“Its been a very positive experience for the hospital, as well as the clinic employees,” said McEwen. “In the near future we hope to introduce a Wellness Program package to local employers to provide incentives to their employees to modify life styles to encourage a healthier life and reduce time off due to illness and help reduce medical expenses. Our employees have learned that even little healthy lifestyle changes can lead to a better physical and mental state in their daily lives.”
Getting in Shape for the season's outdoor activities
According to Carrie Coen, RPT, St. Mary’s Hospital and Clinic’s Physical Therapy Department, when summer weather hits and people start spending more time outdoors in the garden, participating in fun runs, playing sports, walking in the woods, and getting more exercise the number of injuries can be greatly reduced by beginning a program of physical conditioning.
According to Coen, physical conditioning for any activity reduces the likelihood of injury. Poor cardiovascular endurance, decreased muscle bulk and problems of flexibility directly cause injury and prevent the best performance. Training is the key to maximizing performance and reducing injury.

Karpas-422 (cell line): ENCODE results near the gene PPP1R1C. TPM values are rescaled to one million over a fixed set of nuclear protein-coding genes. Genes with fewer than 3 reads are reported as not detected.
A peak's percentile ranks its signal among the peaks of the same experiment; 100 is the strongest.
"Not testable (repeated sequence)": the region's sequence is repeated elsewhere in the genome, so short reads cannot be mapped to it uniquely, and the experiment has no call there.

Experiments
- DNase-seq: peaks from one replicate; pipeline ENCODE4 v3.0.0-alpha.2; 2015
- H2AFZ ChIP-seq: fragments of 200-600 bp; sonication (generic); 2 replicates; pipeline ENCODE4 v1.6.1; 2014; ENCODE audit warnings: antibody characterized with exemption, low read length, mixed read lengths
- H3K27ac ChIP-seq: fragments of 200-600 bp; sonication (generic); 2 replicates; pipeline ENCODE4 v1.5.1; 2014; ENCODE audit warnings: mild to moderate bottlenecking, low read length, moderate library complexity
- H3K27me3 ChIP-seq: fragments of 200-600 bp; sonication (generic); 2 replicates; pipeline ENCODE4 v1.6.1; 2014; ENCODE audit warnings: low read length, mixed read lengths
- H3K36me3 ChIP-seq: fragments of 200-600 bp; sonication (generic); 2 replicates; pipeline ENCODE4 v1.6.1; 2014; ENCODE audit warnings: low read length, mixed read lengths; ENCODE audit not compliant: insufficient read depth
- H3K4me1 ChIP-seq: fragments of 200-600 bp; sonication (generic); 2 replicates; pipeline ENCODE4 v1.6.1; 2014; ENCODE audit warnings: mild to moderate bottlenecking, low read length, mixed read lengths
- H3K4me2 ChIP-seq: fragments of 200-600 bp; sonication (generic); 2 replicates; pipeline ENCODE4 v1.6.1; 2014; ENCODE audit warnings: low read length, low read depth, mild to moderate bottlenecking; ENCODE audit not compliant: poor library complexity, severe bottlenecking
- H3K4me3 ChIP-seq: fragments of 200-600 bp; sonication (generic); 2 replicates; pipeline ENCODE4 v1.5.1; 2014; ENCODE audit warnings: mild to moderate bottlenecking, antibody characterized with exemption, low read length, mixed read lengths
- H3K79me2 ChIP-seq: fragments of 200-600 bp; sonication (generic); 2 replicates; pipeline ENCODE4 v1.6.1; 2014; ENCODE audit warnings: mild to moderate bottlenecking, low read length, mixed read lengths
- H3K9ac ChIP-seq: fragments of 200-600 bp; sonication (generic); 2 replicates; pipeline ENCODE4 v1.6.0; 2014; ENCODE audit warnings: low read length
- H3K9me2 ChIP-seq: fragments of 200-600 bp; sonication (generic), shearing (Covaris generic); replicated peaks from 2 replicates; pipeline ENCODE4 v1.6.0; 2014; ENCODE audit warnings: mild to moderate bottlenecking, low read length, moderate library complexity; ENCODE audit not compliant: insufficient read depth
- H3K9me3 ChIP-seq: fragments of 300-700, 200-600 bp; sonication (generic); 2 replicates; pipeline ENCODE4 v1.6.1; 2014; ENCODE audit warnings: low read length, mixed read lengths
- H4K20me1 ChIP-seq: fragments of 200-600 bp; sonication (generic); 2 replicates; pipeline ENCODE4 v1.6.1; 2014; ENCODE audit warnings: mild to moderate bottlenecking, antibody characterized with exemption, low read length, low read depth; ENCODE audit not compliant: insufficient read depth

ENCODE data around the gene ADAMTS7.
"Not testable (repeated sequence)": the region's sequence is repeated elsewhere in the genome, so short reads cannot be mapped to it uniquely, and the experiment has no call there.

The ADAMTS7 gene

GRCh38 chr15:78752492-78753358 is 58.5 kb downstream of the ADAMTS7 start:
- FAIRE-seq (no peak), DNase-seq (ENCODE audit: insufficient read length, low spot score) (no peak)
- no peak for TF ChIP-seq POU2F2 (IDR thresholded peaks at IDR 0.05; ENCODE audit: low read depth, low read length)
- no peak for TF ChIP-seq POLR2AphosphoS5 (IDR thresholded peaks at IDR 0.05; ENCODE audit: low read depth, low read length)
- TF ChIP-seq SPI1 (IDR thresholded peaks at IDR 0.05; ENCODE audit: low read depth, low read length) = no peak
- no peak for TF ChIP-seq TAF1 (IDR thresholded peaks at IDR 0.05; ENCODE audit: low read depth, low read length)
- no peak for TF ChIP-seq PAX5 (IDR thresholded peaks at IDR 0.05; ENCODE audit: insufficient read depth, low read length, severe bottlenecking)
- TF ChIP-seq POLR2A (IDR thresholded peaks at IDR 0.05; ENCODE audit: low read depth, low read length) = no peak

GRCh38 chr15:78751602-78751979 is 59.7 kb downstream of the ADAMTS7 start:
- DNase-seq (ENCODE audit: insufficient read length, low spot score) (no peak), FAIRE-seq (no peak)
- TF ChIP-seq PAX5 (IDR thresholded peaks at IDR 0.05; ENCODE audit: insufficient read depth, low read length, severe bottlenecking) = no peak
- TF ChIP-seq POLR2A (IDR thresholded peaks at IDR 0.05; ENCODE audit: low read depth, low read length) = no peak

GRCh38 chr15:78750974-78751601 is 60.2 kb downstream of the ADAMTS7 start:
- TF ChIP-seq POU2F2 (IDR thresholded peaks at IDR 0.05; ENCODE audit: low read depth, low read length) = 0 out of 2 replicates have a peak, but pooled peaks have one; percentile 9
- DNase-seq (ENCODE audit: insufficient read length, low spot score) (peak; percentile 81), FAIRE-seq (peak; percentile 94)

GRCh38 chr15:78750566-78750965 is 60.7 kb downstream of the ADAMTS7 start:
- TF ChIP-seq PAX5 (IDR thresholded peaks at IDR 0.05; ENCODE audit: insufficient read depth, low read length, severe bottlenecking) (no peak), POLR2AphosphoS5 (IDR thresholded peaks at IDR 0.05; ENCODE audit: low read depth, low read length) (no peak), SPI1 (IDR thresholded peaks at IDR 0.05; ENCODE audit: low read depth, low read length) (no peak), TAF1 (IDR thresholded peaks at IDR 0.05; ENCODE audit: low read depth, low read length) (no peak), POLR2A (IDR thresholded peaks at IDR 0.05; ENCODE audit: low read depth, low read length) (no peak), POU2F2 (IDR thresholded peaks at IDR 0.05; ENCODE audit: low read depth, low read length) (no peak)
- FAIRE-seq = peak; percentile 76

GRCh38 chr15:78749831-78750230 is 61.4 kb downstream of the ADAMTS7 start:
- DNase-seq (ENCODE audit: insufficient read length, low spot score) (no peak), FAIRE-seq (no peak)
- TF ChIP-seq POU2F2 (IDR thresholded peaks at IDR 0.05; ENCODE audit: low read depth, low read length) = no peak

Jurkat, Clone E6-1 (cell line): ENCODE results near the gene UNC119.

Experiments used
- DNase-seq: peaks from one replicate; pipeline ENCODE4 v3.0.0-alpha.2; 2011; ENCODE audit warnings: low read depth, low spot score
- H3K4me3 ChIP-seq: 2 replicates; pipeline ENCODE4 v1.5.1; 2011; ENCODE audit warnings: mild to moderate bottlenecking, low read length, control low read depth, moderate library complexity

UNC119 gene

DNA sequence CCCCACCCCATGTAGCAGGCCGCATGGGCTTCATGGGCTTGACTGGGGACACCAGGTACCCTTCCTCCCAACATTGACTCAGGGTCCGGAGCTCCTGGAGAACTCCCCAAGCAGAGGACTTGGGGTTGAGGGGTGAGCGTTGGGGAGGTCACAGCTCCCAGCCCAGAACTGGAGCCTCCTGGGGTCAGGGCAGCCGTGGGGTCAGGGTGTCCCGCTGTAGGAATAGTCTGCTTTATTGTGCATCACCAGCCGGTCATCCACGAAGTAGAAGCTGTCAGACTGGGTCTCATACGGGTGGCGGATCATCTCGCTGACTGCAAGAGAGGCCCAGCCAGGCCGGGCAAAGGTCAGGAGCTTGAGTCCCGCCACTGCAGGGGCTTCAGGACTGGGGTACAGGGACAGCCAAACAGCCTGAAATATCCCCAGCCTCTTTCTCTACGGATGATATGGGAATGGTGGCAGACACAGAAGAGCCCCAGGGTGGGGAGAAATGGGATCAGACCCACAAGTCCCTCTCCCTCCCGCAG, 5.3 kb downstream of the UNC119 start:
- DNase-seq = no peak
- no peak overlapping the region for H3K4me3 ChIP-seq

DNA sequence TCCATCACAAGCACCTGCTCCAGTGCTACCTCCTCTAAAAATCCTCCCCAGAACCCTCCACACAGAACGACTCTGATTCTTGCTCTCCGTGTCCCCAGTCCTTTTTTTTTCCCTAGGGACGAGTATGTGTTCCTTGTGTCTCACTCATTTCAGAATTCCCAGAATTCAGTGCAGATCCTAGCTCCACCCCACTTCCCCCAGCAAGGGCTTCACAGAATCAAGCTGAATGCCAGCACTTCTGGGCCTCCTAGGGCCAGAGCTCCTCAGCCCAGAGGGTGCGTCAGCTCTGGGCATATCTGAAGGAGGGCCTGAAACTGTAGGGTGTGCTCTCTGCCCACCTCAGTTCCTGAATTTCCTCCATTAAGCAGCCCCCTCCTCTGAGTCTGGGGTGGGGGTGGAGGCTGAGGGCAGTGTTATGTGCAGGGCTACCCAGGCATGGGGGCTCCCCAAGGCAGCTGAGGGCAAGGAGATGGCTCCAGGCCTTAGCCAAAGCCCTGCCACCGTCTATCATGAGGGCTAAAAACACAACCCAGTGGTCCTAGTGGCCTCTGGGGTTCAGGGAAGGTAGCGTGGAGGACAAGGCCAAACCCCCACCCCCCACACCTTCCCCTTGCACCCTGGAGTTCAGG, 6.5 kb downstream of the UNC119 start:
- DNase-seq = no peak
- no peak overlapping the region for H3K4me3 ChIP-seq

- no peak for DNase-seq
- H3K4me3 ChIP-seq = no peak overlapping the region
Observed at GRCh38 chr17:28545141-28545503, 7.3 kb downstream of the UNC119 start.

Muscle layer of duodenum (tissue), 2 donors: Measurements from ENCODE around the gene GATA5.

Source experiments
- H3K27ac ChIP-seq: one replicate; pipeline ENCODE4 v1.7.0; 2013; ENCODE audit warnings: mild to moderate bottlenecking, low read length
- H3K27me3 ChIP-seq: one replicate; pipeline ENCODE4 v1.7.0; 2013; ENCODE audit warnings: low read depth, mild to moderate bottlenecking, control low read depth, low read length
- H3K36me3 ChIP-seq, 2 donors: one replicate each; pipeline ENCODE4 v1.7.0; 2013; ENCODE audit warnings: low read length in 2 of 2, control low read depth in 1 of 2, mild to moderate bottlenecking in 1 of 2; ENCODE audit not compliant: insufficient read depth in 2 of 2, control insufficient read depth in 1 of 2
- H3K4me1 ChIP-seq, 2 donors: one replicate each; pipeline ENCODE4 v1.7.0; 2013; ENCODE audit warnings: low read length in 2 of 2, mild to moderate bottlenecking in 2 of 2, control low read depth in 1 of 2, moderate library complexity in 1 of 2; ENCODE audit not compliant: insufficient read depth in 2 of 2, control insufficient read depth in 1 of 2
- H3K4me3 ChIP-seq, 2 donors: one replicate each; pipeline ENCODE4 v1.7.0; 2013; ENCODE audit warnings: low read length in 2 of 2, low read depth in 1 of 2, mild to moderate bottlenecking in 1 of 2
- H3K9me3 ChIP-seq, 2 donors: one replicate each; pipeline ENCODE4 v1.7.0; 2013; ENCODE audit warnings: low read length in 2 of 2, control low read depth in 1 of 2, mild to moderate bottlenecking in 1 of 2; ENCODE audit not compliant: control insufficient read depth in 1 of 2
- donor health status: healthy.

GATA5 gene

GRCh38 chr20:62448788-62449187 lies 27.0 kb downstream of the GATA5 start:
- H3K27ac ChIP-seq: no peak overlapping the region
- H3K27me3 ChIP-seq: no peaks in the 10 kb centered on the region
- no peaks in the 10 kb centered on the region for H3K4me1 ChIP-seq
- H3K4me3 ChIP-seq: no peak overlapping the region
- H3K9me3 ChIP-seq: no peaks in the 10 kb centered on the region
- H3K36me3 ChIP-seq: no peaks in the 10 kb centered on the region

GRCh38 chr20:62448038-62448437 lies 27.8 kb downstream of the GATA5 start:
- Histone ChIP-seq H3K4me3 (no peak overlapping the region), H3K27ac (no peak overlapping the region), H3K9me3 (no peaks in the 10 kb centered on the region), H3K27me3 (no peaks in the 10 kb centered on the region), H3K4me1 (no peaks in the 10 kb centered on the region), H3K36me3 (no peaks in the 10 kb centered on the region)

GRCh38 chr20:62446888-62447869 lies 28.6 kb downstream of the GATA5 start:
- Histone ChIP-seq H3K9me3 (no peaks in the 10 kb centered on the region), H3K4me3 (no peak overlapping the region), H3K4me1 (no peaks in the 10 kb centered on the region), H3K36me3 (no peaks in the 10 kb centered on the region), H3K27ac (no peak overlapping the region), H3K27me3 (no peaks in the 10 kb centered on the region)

Properly graded conditioning can have a beneficial effect on soft and bony tissues. Tendons, ligaments and bones can become stronger and denser with regular exercise. Stretched muscles have increased blood and nerve supply and will be less likely strained or torn
The following principles should be applied in all conditioning activities:
1. Warm up: 10-15 minutes of gentle stretching and slow walking or slow jogging, depending upon your current fitness level.
2. Consistency: It is best to exercise regularly. If you are de-conditioned begin with exercise every other day building to 5 times per week as you are able.
3. Progression/Intensity: Begin with 12-20 minute walks or jogs and progress to 30-60 minutes. Increase the speed of your pace slowly.
4: Individuality: Check with your physician if you have not exercised regularly, and always discontinue exercise if you experience headache, dizziness, chest pain or shortness of breath.
5: Safety: Be sure to walk/jog somewhere you will not be likely to be hit by a car. Wear reflective, brightly colored clothing if you are outdoors at dusk or dark. Wear comfortable shoes, absorbent socks, loose clothing and dress in layers to avoid overheating or chilling. Bring water with you and drink plenty of fluids before and after exercise. Stop exercising temporarily if you develop blisters, pulled muscles or sore joints.
6: Cool Down: 5-10 minutes of slow walking/gentle stretching. You will have decreased muscle soreness if you stretch and cool down.
Now that you’re committing yourself to following these simple rules, make sure to phone SMHC Home Health Department, 962.2461, and register for the Craigmont June Picnic Fitness Fun Run and Walk on Saturday, June 19.